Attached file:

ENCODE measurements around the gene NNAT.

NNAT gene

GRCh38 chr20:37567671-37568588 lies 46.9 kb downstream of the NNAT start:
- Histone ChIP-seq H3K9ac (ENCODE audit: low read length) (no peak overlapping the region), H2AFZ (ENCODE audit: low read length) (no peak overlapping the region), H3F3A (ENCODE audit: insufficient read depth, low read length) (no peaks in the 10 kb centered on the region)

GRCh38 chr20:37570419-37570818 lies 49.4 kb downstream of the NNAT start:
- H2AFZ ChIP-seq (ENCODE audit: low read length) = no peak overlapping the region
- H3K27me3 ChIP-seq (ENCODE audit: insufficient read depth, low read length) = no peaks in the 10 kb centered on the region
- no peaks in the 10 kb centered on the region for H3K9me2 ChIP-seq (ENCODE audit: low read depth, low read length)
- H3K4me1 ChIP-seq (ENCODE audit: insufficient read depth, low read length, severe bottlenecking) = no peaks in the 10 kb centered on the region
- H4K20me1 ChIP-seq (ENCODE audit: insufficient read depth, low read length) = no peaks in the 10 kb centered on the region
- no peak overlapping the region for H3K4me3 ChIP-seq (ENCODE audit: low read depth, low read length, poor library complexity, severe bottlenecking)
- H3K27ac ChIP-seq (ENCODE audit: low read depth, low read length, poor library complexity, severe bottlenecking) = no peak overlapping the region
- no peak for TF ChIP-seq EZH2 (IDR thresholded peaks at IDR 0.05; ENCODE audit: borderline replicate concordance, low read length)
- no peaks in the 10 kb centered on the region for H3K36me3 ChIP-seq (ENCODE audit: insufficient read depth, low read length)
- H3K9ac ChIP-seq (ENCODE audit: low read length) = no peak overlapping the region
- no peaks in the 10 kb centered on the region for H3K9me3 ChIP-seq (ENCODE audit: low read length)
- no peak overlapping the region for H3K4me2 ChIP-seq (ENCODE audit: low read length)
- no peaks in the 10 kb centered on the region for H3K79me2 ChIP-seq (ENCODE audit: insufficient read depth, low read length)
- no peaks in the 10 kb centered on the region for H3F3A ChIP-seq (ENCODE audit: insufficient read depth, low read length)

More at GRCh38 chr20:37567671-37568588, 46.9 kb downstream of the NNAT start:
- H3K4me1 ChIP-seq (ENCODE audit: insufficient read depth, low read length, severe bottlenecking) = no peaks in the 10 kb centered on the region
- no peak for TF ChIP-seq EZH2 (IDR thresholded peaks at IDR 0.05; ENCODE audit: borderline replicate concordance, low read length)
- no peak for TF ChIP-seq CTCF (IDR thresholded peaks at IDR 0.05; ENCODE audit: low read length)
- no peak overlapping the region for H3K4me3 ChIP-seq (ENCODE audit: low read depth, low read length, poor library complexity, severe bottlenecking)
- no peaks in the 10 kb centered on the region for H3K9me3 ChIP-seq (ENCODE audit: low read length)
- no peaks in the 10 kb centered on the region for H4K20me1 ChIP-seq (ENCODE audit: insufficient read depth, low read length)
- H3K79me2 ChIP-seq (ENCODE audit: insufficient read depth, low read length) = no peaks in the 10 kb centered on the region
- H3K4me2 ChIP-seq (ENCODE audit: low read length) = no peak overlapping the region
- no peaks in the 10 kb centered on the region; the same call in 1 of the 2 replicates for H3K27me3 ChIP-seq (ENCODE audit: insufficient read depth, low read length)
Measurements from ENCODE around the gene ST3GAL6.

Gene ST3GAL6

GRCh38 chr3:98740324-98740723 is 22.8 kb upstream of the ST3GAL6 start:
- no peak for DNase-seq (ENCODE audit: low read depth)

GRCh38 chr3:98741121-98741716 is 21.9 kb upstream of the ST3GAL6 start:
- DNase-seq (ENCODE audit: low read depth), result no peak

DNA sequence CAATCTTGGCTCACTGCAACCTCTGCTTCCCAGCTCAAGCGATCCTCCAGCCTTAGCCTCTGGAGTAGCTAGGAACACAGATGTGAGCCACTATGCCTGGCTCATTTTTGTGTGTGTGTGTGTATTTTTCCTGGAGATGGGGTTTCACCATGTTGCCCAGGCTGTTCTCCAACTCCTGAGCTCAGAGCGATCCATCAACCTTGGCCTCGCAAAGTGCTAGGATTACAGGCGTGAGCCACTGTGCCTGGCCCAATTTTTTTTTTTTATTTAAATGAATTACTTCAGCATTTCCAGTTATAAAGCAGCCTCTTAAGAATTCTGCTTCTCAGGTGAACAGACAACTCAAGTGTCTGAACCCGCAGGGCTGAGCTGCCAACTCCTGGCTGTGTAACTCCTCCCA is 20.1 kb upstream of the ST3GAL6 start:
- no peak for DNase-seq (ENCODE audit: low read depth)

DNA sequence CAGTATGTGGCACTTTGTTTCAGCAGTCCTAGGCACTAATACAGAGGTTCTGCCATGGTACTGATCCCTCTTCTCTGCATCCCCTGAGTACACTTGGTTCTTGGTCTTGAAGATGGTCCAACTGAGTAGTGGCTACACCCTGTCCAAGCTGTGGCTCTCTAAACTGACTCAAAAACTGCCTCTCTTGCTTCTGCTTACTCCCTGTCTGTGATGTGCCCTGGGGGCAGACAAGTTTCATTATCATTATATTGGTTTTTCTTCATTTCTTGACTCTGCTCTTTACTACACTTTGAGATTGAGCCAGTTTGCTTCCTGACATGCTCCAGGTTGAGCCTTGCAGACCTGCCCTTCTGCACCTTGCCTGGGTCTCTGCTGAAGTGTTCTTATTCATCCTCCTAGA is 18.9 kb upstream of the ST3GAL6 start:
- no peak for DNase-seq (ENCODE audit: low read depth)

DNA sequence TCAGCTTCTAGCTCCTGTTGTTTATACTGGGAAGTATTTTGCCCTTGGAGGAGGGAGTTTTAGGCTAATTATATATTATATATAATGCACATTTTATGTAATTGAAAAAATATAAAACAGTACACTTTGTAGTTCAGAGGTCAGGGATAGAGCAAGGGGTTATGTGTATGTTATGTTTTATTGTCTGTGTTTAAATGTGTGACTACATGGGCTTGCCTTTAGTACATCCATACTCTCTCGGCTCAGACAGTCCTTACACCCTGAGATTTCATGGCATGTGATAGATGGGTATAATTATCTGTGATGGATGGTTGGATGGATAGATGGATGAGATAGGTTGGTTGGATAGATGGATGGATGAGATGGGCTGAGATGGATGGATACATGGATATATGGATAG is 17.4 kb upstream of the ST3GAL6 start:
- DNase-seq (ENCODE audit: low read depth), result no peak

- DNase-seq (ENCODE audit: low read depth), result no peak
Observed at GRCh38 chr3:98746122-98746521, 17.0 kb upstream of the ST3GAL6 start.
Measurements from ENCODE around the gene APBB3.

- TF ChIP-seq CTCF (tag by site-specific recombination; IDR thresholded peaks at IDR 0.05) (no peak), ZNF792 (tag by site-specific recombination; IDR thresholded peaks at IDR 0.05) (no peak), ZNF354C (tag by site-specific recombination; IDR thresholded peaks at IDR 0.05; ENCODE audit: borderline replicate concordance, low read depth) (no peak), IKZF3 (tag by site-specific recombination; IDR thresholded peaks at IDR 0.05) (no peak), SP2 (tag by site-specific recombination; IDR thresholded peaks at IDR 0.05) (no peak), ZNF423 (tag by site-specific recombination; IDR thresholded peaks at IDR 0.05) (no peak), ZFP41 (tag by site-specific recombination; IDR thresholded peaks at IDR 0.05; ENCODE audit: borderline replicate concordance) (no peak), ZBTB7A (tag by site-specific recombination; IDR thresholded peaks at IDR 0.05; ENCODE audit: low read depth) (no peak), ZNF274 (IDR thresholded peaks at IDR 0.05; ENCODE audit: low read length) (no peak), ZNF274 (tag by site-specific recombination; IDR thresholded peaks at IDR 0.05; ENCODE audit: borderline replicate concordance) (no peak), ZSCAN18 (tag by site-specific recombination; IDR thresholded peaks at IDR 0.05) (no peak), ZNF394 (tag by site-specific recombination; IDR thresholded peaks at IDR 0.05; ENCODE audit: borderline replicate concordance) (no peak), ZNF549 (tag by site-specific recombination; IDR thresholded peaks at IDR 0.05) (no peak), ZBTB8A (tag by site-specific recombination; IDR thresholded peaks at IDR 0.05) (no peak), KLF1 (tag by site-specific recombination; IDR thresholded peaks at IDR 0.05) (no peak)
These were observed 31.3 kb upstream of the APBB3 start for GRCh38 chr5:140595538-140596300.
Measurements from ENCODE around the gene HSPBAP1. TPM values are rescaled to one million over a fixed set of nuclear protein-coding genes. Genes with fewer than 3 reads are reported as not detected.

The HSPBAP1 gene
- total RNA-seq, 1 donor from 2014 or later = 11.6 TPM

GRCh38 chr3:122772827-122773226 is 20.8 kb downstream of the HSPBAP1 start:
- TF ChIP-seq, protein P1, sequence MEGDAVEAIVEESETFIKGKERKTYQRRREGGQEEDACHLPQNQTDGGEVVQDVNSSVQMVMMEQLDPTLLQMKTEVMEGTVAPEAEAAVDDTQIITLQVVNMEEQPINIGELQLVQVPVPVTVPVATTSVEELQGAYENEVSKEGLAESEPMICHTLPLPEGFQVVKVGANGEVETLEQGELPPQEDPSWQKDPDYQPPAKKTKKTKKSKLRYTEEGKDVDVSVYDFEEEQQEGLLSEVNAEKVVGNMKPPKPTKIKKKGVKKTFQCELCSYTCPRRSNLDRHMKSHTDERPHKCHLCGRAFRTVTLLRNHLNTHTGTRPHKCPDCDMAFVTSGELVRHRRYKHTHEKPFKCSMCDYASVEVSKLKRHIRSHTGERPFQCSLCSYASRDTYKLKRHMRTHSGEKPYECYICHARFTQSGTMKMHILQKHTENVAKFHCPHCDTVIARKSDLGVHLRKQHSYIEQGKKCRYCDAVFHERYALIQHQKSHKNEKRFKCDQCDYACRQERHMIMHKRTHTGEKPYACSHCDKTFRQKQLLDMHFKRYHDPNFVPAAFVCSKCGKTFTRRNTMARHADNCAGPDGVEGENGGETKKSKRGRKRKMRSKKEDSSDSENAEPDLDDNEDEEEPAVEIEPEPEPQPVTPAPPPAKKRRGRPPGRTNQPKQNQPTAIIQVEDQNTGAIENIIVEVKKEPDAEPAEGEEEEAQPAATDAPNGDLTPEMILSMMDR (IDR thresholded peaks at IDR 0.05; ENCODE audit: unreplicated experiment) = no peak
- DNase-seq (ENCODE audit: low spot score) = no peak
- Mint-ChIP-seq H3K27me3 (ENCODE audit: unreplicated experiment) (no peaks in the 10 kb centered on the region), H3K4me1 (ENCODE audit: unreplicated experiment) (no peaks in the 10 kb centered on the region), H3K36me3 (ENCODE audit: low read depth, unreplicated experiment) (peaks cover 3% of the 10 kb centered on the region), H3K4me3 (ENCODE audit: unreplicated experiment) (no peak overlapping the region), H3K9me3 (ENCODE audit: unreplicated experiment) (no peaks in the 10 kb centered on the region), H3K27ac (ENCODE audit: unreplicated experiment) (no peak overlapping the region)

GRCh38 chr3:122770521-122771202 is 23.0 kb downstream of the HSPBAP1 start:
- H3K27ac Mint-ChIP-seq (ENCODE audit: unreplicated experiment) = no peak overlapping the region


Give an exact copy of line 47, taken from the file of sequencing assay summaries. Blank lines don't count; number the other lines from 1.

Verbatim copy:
Measurements from ENCODE around the gene HSPBAP1. TPM values are rescaled to one million over a fixed set of nuclear protein-coding genes. Genes with fewer than 3 reads are reported as not detected.